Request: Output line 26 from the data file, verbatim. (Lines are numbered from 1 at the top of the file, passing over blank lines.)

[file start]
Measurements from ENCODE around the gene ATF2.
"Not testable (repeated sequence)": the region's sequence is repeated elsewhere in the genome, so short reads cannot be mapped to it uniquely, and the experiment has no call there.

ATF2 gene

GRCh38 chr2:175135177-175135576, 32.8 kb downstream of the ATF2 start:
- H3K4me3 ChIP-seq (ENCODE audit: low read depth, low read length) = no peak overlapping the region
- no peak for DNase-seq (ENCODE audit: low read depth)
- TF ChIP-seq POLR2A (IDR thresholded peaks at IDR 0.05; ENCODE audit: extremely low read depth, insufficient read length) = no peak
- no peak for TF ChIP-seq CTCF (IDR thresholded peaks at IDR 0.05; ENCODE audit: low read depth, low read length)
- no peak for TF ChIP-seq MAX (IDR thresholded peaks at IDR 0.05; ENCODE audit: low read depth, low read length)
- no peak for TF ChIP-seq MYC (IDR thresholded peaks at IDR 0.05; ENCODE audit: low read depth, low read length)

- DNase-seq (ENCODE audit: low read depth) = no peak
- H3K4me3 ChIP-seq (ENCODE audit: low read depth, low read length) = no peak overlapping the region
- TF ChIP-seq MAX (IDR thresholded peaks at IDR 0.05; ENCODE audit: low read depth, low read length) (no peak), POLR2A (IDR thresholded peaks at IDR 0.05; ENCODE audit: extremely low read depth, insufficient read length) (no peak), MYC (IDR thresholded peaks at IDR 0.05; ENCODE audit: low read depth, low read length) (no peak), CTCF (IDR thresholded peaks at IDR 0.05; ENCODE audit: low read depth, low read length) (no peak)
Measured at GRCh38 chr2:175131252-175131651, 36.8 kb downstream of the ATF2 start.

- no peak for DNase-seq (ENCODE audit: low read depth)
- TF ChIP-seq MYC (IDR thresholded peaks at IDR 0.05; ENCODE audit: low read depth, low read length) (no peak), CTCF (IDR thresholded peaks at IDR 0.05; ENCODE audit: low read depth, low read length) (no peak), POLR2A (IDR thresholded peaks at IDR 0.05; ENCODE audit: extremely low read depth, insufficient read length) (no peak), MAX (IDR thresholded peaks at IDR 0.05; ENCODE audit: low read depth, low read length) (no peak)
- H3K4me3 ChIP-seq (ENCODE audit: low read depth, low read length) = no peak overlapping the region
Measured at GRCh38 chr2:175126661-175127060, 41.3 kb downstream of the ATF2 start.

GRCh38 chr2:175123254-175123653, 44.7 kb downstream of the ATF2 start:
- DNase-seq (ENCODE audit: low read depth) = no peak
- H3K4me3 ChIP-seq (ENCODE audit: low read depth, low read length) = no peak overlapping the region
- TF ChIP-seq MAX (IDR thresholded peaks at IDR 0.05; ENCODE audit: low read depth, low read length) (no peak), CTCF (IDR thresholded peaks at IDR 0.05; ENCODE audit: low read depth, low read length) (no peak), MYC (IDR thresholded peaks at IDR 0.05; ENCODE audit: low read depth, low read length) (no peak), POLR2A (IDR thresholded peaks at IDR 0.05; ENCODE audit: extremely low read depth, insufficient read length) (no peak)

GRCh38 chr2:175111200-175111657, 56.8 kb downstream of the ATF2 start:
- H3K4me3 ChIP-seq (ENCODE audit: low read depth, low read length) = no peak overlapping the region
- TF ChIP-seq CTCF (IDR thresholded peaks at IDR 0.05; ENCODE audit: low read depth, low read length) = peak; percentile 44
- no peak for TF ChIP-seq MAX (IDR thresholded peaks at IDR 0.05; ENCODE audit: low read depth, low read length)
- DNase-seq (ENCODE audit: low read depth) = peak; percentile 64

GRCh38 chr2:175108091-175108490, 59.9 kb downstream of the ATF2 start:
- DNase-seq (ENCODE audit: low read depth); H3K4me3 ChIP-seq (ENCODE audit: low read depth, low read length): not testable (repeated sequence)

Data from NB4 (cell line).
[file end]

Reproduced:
- no peak for TF ChIP-seq MAX (IDR thresholded peaks at IDR 0.05; ENCODE audit: low read depth, low read length)